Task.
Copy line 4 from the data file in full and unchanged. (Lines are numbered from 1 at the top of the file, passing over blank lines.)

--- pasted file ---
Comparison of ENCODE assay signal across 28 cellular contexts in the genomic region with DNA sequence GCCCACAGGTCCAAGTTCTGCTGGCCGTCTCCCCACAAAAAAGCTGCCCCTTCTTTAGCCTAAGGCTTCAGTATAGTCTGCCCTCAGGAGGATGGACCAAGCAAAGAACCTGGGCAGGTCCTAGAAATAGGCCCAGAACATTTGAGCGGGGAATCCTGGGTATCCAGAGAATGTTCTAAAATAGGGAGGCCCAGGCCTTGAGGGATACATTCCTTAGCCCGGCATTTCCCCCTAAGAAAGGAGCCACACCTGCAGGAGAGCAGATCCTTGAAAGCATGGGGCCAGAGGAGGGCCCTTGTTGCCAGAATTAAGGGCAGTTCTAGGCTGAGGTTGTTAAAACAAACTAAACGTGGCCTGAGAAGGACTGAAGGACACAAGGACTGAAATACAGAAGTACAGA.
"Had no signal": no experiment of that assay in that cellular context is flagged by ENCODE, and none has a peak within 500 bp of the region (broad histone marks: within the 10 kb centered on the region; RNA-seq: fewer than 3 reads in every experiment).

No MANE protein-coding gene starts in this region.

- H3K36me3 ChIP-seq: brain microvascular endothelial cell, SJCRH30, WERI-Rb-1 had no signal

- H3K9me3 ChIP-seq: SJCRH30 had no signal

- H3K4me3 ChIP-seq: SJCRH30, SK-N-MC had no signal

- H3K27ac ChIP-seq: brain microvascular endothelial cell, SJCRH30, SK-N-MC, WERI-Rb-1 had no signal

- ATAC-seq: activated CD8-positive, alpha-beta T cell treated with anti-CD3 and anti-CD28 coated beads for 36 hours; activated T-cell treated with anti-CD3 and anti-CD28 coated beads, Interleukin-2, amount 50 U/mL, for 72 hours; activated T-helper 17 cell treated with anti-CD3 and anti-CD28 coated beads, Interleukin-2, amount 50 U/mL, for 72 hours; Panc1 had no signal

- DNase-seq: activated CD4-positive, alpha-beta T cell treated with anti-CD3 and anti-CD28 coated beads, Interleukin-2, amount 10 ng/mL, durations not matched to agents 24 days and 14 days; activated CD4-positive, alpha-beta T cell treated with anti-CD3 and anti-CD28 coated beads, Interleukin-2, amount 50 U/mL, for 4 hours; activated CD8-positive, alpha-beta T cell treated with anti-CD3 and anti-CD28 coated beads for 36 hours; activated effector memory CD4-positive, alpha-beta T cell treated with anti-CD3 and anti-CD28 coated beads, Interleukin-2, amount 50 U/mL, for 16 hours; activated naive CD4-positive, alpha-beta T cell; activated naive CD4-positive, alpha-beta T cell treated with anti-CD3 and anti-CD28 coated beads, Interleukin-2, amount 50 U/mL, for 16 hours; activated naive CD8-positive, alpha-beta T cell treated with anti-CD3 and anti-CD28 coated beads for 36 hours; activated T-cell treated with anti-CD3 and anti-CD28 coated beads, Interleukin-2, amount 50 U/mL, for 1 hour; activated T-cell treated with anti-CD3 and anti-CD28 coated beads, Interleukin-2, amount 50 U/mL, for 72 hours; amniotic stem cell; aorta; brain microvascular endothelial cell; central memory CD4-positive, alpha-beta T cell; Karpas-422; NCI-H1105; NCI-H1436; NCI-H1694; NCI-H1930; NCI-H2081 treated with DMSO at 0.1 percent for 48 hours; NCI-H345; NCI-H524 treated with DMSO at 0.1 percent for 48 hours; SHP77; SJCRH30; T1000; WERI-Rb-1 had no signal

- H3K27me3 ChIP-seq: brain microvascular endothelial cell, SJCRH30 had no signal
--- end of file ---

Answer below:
- H3K36me3 ChIP-seq: brain microvascular endothelial cell, SJCRH30, WERI-Rb-1 had no signal